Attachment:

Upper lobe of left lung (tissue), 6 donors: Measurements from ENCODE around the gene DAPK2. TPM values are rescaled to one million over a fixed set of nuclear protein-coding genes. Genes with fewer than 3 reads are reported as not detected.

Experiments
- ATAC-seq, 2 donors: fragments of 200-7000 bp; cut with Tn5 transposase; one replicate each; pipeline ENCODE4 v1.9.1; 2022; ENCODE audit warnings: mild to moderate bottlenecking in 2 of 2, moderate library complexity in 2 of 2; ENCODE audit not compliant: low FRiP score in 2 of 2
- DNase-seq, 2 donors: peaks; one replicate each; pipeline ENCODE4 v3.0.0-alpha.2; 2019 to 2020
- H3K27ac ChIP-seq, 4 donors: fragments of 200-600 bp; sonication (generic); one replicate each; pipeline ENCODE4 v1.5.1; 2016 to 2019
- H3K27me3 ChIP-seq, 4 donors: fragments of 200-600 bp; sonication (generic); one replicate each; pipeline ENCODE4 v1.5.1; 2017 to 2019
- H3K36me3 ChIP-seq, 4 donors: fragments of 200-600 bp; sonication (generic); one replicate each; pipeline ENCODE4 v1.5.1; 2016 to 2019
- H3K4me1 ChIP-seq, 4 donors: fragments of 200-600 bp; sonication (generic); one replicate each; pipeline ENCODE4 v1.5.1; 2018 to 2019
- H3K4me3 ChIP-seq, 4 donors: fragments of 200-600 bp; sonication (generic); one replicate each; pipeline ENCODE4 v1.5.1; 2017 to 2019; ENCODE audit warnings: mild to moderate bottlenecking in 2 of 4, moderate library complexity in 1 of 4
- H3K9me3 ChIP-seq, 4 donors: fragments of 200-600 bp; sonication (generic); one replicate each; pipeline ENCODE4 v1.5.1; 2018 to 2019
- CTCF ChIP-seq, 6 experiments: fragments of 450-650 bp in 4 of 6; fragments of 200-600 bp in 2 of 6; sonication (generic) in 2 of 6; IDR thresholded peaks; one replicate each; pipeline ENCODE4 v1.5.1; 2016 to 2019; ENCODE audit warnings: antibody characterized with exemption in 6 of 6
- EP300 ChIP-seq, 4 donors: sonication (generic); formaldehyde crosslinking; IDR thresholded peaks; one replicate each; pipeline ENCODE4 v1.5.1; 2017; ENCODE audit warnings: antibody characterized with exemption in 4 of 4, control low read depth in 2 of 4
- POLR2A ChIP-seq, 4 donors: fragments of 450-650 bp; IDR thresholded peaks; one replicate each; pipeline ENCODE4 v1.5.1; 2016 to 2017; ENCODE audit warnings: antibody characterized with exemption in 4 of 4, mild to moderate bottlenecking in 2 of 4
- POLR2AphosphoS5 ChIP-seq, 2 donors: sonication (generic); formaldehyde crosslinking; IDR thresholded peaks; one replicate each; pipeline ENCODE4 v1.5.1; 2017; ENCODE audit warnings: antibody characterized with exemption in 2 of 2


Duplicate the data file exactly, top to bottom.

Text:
Upper lobe of left lung (tissue), 6 donors: Measurements from ENCODE around the gene DAPK2. TPM values are rescaled to one million over a fixed set of nuclear protein-coding genes. Genes with fewer than 3 reads are reported as not detected.

Experiments
- ATAC-seq, 2 donors: fragments of 200-7000 bp; cut with Tn5 transposase; one replicate each; pipeline ENCODE4 v1.9.1; 2022; ENCODE audit warnings: mild to moderate bottlenecking in 2 of 2, moderate library complexity in 2 of 2; ENCODE audit not compliant: low FRiP score in 2 of 2
- DNase-seq, 2 donors: peaks; one replicate each; pipeline ENCODE4 v3.0.0-alpha.2; 2019 to 2020
- H3K27ac ChIP-seq, 4 donors: fragments of 200-600 bp; sonication (generic); one replicate each; pipeline ENCODE4 v1.5.1; 2016 to 2019
- H3K27me3 ChIP-seq, 4 donors: fragments of 200-600 bp; sonication (generic); one replicate each; pipeline ENCODE4 v1.5.1; 2017 to 2019
- H3K36me3 ChIP-seq, 4 donors: fragments of 200-600 bp; sonication (generic); one replicate each; pipeline ENCODE4 v1.5.1; 2016 to 2019
- H3K4me1 ChIP-seq, 4 donors: fragments of 200-600 bp; sonication (generic); one replicate each; pipeline ENCODE4 v1.5.1; 2018 to 2019
- H3K4me3 ChIP-seq, 4 donors: fragments of 200-600 bp; sonication (generic); one replicate each; pipeline ENCODE4 v1.5.1; 2017 to 2019; ENCODE audit warnings: mild to moderate bottlenecking in 2 of 4, moderate library complexity in 1 of 4
- H3K9me3 ChIP-seq, 4 donors: fragments of 200-600 bp; sonication (generic); one replicate each; pipeline ENCODE4 v1.5.1; 2018 to 2019
- CTCF ChIP-seq, 6 experiments: fragments of 450-650 bp in 4 of 6; fragments of 200-600 bp in 2 of 6; sonication (generic) in 2 of 6; IDR thresholded peaks; one replicate each; pipeline ENCODE4 v1.5.1; 2016 to 2019; ENCODE audit warnings: antibody characterized with exemption in 6 of 6
- EP300 ChIP-seq, 4 donors: sonication (generic); formaldehyde crosslinking; IDR thresholded peaks; one replicate each; pipeline ENCODE4 v1.5.1; 2017; ENCODE audit warnings: antibody characterized with exemption in 4 of 4, control low read depth in 2 of 4
- POLR2A ChIP-seq, 4 donors: fragments of 450-650 bp; IDR thresholded peaks; one replicate each; pipeline ENCODE4 v1.5.1; 2016 to 2017; ENCODE audit warnings: antibody characterized with exemption in 4 of 4, mild to moderate bottlenecking in 2 of 4
- POLR2AphosphoS5 ChIP-seq, 2 donors: sonication (generic); formaldehyde crosslinking; IDR thresholded peaks; one replicate each; pipeline ENCODE4 v1.5.1; 2017; ENCODE audit warnings: antibody characterized with exemption in 2 of 2